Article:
This is a weird one for me. I was not a fan of the strange, out of continuity early Heisei Kamen Rider movies. I felt they went places they shouldn’t or were utterly irrelevant to the TV series that spawned them. However, I still loved this movie when I first saw it and watch it again every now and then. This film is basically a worst case scenario for the TV show, where the Orphenochs have conquered the world and humanity is dying off and clustered together in tiny enclaves. Kamen Rider Faiz has been missing for years and it falls to the dickish Kamen Rider Kaixa to protect the remaining humans. I just really liked the designs for the two new, movie only Riders (Psyga and Orga) and the action was really well done.
4. Kamen Rider Hibiki and the Seven War Oni
Yes, this movie was made post studio meddling that pretty much doomed a promising, if slow, series to a mediocre and unsatisfying conclusion. However, it’s basically a tokusatsu version of the Seven Samurai! It’s even set in the Edo period and features 7 different Riders (Oni) banding together to defend a small village against a monstrous force no one person could defeat alone. It also features the amazingly designed Kamen Rider Kabuki. That alone score it major points in my book!
3. Let’s Go Kamen Riders!
This was the 40th Anniversary movie and one of the crossover films ostensibly between the then current Kamen Rider OOOs and the few seasons past but still popular Kamen Rider Den-O. It was also the first time they used the now cliched plot of Shocker taking over the world thanks to time manipulation. It’s also the best time that plotline was ever used in my opinion. It’s a fun story though and ends with a huge gathering of every Rider up to that point fighting to restore history to its proper course through the power of kicking and punching evil monsters. It’s a celebration of everything Kamen Rider and for that, I can’t help but love it to death.
2. Kamen Rider vs. Shocker
This is the very first original Kamen Rider movie (the film before this Go Go Kamen Rider was a movie expansion of episode 13). This was the first movie of the original series I ever saw, long before I got my hands on the entire first series. It got me so interested in the old Kamen Rider shows made before I was born and before Super Sentai was even a thing. It was also my introduction to the amazingly evil Dr. Shinigami, one of my all-time favorite Kamen Rider villains. Here is the trailer:
1. Kamen Rider ZO
This was the first piece of Kamen Rider media I ever got to see in Japanese with English subtitles. I watched it because I was already a fan of its director, Keita Amemiya thanks to his Zeiram films. What ZO did was quite frankly blow my mind. The suit designs were spectacular, the action tense and brutal and the effects work imaginative and engrossing. The high point for me has always been the fight with the Spider Kaijin, the use of stop motion animation and just the completely alien design of the spider-thing sticks with me to this day.
This movie turned me from a pretty straight up Super Sentai fan into a broader fan of tokusatsu and tossed me head first into the awesome world of Kamen Rider. It remains my favorite movie in the franchise and not just for nostalgia reasons. It’s a great first film to show people as it is a one and done tale that combines all of the hallmarks of the franchise in a unique and engaging way.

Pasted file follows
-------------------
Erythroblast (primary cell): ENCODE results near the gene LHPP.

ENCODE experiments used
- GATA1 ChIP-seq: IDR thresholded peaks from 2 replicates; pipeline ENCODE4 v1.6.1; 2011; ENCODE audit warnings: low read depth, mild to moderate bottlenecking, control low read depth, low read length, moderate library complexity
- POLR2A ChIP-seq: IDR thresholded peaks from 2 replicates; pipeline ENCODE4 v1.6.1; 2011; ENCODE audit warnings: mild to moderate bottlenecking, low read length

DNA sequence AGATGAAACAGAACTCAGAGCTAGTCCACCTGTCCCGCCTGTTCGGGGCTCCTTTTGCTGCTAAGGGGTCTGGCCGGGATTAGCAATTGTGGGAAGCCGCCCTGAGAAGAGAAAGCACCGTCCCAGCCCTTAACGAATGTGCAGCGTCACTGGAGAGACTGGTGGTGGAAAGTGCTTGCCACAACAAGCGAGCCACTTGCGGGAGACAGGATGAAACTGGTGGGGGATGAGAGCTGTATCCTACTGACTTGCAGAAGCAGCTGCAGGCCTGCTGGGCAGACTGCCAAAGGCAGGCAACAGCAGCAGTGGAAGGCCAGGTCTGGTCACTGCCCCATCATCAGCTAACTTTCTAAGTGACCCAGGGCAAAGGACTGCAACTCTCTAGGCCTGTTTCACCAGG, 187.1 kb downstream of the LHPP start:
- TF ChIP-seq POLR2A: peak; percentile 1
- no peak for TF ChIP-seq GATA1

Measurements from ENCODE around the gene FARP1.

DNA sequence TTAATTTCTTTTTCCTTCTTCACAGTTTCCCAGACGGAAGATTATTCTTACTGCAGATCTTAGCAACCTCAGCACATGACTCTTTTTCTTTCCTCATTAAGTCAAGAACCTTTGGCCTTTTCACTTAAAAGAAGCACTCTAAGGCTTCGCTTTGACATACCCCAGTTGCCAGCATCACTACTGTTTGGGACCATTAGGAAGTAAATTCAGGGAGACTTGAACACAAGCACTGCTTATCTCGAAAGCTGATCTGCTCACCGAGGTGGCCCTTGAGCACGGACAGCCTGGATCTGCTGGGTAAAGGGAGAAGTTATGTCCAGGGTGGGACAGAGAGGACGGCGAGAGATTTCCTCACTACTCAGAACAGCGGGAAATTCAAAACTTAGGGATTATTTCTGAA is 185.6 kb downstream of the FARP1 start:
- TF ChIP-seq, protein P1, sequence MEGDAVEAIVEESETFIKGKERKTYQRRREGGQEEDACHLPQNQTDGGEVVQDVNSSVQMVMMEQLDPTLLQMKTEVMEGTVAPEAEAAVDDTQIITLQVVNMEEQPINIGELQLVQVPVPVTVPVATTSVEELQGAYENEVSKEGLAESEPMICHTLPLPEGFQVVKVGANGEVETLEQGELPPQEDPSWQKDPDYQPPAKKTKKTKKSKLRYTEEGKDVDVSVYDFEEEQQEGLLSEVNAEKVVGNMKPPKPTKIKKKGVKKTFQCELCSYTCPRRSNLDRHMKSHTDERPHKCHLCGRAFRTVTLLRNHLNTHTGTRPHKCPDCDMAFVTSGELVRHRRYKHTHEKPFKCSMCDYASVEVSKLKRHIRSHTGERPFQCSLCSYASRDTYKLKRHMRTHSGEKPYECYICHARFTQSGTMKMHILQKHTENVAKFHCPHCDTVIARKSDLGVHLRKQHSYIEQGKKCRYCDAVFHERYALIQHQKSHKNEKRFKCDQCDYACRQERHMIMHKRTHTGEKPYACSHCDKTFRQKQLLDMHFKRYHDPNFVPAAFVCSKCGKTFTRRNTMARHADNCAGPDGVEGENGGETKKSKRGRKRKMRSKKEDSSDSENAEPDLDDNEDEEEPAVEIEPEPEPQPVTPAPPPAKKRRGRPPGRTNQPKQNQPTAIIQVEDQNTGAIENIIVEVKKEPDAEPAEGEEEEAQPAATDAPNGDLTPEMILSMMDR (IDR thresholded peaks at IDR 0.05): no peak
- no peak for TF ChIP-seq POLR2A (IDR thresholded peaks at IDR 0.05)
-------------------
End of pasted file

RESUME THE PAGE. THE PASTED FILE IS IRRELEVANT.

A post wherein film writer Kimberly Luperi spotlights the career of beloved, although often overshadowed, acting great Claude Rains.
In my mind, Claude
Rains was sort of an “Invisible Man”: a marvelous performer who I’ve
felt was rather underrated and overshadowed by bigger stars, as character
actors often are. Rains even likened himself to one during a 1933 New York Times interview discussing THE
INVISIBLE MAN (’33): “I daresay it was the best thing they could do with
this face,” he quipped. “Now if they could keep it invisible, I might get by in
didn’t keep Rains concealed for long, but I’d say he got by pretty well in the
movies nonetheless. See: his string of compelling performances in classics like
THE ADVENTURES OF ROBIN HOOD (‘38), CASABLANCA ('42), NOTORIOUS ('46) and
LAWRENCE OF ARABIA ('62), to name but a few.
extensively on the stage in England and America, the London-born Rains made the
leap to film late in his career. Technology of the time kept his expressive
voice hushed in his first screen outing, BUILD THY HOUSE (’20), but Rains’
brogue played a crucial role in landing his next picture 13 years later across
the pond, THE INVISIBLE MAN (’33).
famous for contributing FRANKENSTEIN ('31) and BRIDE OF FRANKENSTEIN ('35) to
Universal’s classic horror canon, took the reins on THE INVISIBLE MAN (’33). Though
one legend has it that Whale overheard Rains’ RKO screen test and exclaimed,
“I don’t care who that actor is, but I want that voice!” the fact is
that Whale was familiar with Rains’ tenure teaching at London’s Royal Academy
of Dramatic Art (where Laurence Olivier and Charles Laughton were among his
students) and lobbied for Rains from the beginning. Luckily for the director, Universal’s
first choice Boris Karloff dropped out after producer Carl Laemmle Jr. repeatedly
pushed Karloff to take a salary cut, and Whale slyly dissuaded second choice
Colin Clive so Rains could step in. Though Laemmle objected to the casting of
an unknown, Whale prevailed.
MAN (’33) may seem an odd Hollywood debut for a well-known stage star because the